I appointed Mr. Cameron last Saturday week to represent this defendant and on Monday following appointed Judge Shepherd and Mr. Thomas.  I did this in order to see that the defendant might be represented by some of the best legal talent of the bar.   In order to see that no innocent man might be punished, when Capt. Shipp returned from Nashville I requested him to give the defendant's attorneys in detail all the evidence which he had against the defendant.  This he did.  This was done for the purpose of making sure that no innocent man might be punished.  These attorneys took up the defense, went to Nashville to see the defendant and made every investigation into the facts of the case that was possible.

 All the powers of this court and the officers of this court have been rendered the defendant in procuring such witnesses of any one that might reflect light upon the guilty party.  One of the best juries was selected to try this case that I have ever seen in the jury box.  All the witnesses in order that a fair trial might be had.

 This jury composed of some of the best men in the city, after hearing all the evidence in this case, the argument of counsel and charge of the court, report upon their oaths that the defendant is guilty and shall suffer death by hanging.  With the verdict of this jury the court concurs and I have no doubt from the proof in the case that the defendant is the guilty party.

 It therefore becomes my duty to pass sentence of death upon him.

 The court thereupon turned to the defendant, Ed Johnson, and after telling him to stand up, said:

 You have been convicted of one of the most atrocious crimes known to the criminal law and I now ask you have you anything to say why sentence of death should not be passed upon you?


 Johnson stood up at the command of Judge McReynolds and listened without a tremor to the denunciation of the court.  When he was asked if he had anything to say, his reply was strong and given in a clear voice which penetrated every part of the room.  As he began speaking a smile came over his features and before he had finished he seemed almost on the point of laughing outright.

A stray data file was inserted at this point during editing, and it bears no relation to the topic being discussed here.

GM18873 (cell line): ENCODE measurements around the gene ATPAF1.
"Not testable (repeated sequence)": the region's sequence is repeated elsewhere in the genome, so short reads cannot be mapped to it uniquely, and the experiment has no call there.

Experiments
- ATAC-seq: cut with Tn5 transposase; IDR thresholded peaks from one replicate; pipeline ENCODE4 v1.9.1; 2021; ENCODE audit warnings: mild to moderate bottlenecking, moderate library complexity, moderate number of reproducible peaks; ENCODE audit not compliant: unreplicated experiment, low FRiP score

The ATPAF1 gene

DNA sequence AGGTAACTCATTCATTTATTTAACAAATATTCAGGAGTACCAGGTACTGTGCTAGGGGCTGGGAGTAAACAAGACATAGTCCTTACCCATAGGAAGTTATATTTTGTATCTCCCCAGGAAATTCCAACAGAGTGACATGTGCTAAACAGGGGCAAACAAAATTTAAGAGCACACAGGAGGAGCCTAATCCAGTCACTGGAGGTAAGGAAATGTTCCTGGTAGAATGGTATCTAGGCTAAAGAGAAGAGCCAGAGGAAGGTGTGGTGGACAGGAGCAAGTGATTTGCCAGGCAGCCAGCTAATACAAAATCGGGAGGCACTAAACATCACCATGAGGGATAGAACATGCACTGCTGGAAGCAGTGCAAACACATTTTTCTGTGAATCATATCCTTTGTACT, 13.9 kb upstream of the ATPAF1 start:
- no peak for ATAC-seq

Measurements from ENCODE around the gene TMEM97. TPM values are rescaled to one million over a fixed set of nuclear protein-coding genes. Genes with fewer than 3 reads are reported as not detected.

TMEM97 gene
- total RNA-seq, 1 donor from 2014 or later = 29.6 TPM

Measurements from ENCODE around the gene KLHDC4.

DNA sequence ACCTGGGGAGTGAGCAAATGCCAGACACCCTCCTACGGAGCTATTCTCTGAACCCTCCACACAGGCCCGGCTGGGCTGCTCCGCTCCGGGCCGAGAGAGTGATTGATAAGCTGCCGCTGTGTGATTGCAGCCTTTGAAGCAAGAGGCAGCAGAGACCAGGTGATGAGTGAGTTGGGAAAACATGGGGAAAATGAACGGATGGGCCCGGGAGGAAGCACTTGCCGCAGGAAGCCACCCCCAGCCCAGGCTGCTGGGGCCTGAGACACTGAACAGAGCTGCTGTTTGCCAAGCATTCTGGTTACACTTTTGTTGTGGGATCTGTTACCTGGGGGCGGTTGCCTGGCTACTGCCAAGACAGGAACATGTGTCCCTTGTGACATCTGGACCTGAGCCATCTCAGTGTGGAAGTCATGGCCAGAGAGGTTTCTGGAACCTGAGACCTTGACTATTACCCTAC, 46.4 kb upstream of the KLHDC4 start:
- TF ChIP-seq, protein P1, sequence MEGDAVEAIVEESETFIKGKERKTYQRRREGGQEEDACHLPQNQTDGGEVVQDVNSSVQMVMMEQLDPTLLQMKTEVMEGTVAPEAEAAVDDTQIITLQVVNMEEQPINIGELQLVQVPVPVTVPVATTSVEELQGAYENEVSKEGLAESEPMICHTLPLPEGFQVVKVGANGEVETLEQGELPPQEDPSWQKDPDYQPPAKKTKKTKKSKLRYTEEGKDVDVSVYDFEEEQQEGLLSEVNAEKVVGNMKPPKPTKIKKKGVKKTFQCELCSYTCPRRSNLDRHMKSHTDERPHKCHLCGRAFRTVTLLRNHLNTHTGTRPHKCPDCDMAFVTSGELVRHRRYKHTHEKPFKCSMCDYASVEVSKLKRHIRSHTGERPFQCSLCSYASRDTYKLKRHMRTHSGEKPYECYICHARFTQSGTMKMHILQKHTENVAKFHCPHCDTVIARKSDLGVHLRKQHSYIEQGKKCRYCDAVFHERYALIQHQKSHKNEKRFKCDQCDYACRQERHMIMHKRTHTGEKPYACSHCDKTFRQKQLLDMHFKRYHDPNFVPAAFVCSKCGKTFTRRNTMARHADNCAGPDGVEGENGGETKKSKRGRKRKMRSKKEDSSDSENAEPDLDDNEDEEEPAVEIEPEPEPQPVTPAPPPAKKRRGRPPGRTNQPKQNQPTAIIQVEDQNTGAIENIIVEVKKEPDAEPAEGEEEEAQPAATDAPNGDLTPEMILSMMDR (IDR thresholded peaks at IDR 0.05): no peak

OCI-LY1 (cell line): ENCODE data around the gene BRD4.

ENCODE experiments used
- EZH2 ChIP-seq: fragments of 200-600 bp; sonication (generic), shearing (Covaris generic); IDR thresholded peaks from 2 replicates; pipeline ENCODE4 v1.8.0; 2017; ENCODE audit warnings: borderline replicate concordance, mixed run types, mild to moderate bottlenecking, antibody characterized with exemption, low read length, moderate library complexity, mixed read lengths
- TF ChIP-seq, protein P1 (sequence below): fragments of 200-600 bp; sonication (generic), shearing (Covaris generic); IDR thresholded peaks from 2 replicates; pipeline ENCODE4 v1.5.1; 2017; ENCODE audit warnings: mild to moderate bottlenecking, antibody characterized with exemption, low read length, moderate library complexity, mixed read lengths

"No sir," said the condemned man.  I haven't anything to say.  The jury says that I am guilty and I guess I will have to suffer for what somebody else has done."

 Judge McReynolds then asked Johnson if he felt that he had been given a fair trial.  The negro replied that he knew everything possible had been done for him and that he had no complaint to make.  He then began to repeat his former declaration of innocence.

 Judge McReynolds continued:

 You have been ably represented and every effort has been made to find out the guilty party and as before stated I am satisfied that you are the guilty party.  It is therefore the judgment and sentence of the law and of this court that the sheriff of Hamilton county take and safely keep you in the county jail of said county until Tuesday, March 13, 1906, when within the legal hours and in the manner prescribed by law he shall hang you by the neck until dead, and may God have mercy on your soul."
 Thereupon , with no evident show of emotion, the defendant, looking the court straight in the eye, casually remarked:  "Thank you sir."

 The day set for the execution is four weeks from next Tuesday.  The laws of Tennessee require that every person condemned to die shall be sentenced not less than thirty days or more than sixty days from the time of the execution.  There were many persons yesterday who wanted Johnson hanged at once but such action would be contrary to law.


To the People of Chattanooga:

  I cannot leave my fellow-citizens ignorant of what occurred on yesterday.  If any lawyer for a prisoner and any twelve jurors trying a prisoner should have the sympathy fo the people, that sympathy should be freely given to the jurors and the defendant's attorney's in this case.  What we have suffered: the mental strain we have been under; the weight fo the burden of the responsibility upon us cannot be told.  The horror and awfulness of the last few days are things I hope never again to be called on to endure.